The Devotion of Joan

Sisters Joan (L) and Barbara (R) riding together at Herschel in 1939

Sisters Joan Millard (L) and Barbara Hughes (R) riding together at Herschel in 1939

The Devotion of Joan

Rosemary Paget, a family friend, a few days after Barbara’s funeral, organised the packing and travel arrangements for Gervas and the children, Angela and Timothy.   They’d go by train to Barbara’s father at Herschel, a little village just south of Basutoland. Gervas employed a retired farmer to take care of his business for a month.

The Devotion of Joan

In Bulawayo the Grants, Rosemary’s friends,  fed, washed, and provisioned them.  Next day in Johannesburg Jean, Gervas’ niece did the same.

Jean returned them to the station, to catch the southbound 8pm Sunday night train, another day’s journey. They hadn’t been booked! Due to petrol rationing and troop transport, all the trains were full. Tim fell asleep on a luggage barrow, there were no porters. After three trains had left for Bloemfontein, Gervas managed to force his way into an empty compartment.  Kindly strangers handed his children and luggage through the carriage window. He just managed to catch the connecting train from Bloemfontein to Aliwal North.

Luckily, Dr. Millard had to visit one of his distant clinics near Boesmans Kop, on the way to Aliwal North. To the delight of the children, Joan, Barbara’s sister,  met them there, hours before they were due at Aliwal North.

Gervas stayed four weeks, devoting plenty of time to the children, writing letters and riding horses. One day he and Joan climbed the 3500 ft. Herschel mountain which rose sheer out of a huge grassy plain at 6000 ft above sea level. They took a mirror with them and reflected sunlight to the house, much to the children’s delight.  Joan was the one person they knew really well and loved.

Gervas was running two other farms besides his own in Que Que (having had polio he couldn’t join up). It seemed impossible in war time to find anyone to care for Angela and Tim—so here was Joan’s job for life, to make it up to them as well as she could.  It was the accepted thing in those days that unattached daughters stayed home and looked after their parents, so all thoughts of training to be a nurse and going off to work all over the world were  shelved.

Both children slept very badly.  She never had a full night’s sleep but was determined to make their childhood very special despite their mother’s death.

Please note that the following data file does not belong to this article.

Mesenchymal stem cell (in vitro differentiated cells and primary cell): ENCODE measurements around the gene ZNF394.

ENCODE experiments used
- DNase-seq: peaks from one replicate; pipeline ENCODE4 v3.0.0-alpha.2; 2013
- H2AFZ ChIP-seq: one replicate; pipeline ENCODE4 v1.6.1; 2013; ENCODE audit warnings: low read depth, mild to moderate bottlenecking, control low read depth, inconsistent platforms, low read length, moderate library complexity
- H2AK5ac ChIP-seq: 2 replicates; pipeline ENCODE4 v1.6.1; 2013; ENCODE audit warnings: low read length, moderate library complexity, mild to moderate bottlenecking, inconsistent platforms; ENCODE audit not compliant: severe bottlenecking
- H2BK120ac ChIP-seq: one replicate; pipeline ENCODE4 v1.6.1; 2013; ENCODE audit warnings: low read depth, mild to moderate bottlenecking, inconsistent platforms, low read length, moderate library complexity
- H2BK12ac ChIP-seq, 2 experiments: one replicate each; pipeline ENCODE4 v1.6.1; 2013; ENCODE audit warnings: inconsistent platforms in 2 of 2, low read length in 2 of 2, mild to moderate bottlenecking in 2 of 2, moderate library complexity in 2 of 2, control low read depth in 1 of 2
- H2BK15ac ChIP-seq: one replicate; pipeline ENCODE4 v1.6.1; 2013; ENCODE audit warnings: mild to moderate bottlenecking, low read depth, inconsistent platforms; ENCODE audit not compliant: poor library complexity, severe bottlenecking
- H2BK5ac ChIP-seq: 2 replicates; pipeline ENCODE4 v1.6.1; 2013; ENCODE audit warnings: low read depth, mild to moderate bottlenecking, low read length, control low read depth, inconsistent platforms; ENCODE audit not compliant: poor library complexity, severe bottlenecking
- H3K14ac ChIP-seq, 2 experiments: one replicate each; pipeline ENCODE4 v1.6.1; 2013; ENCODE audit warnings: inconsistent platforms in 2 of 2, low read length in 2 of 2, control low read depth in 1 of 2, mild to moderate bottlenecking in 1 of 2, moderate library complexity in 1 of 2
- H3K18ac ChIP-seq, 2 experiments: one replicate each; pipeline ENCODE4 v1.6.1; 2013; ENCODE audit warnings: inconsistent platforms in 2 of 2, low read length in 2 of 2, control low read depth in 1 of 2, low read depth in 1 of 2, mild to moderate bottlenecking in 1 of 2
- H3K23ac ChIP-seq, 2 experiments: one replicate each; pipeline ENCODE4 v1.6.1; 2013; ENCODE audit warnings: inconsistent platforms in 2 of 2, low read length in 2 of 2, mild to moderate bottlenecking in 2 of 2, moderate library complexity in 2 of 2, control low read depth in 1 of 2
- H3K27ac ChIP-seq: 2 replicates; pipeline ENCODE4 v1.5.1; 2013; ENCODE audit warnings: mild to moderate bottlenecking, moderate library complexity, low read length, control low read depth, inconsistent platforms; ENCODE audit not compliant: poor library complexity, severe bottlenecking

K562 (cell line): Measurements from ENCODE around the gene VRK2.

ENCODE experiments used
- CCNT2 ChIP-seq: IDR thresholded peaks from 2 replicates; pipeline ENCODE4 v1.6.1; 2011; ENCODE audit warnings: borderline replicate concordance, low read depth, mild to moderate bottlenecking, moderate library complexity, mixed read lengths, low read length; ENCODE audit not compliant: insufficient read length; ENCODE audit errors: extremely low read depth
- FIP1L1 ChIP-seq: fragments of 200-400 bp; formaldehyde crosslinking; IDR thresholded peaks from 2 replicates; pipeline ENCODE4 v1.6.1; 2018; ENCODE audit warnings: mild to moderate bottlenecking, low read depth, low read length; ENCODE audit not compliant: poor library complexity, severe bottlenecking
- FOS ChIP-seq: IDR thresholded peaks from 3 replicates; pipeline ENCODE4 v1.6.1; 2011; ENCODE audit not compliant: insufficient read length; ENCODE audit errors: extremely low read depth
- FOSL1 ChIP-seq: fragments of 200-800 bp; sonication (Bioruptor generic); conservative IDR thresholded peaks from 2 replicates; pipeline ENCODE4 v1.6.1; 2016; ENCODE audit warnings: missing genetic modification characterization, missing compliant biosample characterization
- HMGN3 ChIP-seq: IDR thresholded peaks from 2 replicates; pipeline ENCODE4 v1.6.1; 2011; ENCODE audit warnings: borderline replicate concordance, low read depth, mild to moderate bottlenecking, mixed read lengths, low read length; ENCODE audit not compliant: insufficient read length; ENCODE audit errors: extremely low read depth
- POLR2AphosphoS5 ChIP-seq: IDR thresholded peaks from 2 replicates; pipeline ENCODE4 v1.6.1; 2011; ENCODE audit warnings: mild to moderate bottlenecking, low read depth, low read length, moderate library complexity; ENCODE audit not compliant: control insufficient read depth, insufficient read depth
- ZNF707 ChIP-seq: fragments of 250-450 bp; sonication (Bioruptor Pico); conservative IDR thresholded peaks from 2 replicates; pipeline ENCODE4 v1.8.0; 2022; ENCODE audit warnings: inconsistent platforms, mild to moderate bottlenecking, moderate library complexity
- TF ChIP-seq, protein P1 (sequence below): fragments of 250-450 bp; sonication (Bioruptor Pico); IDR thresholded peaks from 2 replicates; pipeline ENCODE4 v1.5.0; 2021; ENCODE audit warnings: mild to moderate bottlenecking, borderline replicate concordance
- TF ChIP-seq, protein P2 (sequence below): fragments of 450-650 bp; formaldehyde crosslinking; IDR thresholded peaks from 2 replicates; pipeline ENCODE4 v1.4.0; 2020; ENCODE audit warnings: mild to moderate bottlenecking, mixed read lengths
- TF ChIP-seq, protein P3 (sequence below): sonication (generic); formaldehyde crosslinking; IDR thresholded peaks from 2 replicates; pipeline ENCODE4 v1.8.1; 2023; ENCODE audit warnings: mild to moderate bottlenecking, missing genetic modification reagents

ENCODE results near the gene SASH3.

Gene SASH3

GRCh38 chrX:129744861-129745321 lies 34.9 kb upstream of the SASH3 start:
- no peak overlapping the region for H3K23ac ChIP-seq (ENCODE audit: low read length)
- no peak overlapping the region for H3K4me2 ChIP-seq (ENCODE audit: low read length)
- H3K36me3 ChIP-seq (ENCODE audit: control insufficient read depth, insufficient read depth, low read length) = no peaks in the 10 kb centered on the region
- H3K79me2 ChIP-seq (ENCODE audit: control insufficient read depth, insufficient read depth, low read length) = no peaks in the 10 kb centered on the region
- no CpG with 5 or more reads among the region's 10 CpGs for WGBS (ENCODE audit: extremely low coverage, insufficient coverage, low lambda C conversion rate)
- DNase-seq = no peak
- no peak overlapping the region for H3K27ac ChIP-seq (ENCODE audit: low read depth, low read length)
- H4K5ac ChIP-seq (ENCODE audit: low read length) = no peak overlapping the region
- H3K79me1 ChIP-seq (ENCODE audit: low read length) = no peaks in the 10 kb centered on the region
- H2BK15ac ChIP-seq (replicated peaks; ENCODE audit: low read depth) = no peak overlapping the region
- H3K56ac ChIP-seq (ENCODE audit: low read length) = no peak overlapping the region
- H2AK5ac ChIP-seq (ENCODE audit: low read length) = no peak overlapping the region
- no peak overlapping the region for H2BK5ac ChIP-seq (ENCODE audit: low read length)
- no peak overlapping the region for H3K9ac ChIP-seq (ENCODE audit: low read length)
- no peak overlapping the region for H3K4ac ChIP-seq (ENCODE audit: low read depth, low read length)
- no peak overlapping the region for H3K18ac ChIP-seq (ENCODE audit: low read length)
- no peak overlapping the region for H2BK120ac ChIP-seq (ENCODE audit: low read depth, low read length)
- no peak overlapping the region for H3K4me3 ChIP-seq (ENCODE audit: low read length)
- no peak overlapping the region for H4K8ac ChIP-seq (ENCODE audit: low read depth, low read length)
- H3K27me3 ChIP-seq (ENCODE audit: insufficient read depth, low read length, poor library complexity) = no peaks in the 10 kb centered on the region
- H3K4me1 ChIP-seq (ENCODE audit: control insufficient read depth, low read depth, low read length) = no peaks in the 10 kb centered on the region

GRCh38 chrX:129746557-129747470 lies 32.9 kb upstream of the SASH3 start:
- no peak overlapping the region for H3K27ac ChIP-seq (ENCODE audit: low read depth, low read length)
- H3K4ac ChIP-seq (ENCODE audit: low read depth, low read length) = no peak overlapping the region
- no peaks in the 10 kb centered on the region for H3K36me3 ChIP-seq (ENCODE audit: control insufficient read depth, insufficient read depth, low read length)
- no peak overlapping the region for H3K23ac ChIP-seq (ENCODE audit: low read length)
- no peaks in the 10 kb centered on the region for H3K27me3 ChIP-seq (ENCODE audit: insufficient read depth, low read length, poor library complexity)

They only saw their father when he visited Herschel for Christmas. Tim did not speak until he was three years old, but one night he woke up crying for his mother. Angela sat up in bed saying, “Shut up Tim. Mummy is with God and Daddy is with his cows. We live with Joanie now – go to sleep.”

Silence reigned.

 Excerpts taken from Rain on the Roof, by Joan (nee Millard) Freyburg (1999) ISBN 0 646 38477 5 with  family permission.   Tim Hughes has electronic copies of this wonderful book that may be available on request via the comments section of this blog.

 

4 Comments

  • betty goolsby

    Reply Reply January 18, 2013

    Wow…what dedication and sacrifice…a remarkable tale. did the children finally accept Joan as their mum….wish Gervas could have married her and lived happily ever after. where else could he find a fine woman? Things seemed to be way tougher for you and your community than anything I could imagine for my own life. no wonder you are so resilient!

    • Diana

      Reply Reply January 18, 2013

      Betty, You have to wait for next week’s installment! Yes, life was tough in the early days. But after WWII things really improved for a number of reasons and life was wonderful for me growing up.

  • Bruno van Swinderen

    Reply Reply May 30, 2015

    I just read “Rain on the roof” by Joan Freyburg. I found it at a book fair at UQ. I love it, and am wondering what other books she or her extended family may have written about their life in Africa and/or transition to Australia. I realise Joan must have passed away (she’d be 100), but I’m also curious if Tim Hughes is still around, and if he’s written anything, or any of Joan’s children.

    Sincerely, Bruno van Swinderen

    • Diana

      Reply Reply June 10, 2015

      Bruno, Yes, Tim is working on a book of his father’s and his memoirs. There is also an autobiography by Tim’s uncle, John Millard, called Never a Dull Moment that you can order on Amazon…another great read about Africa.

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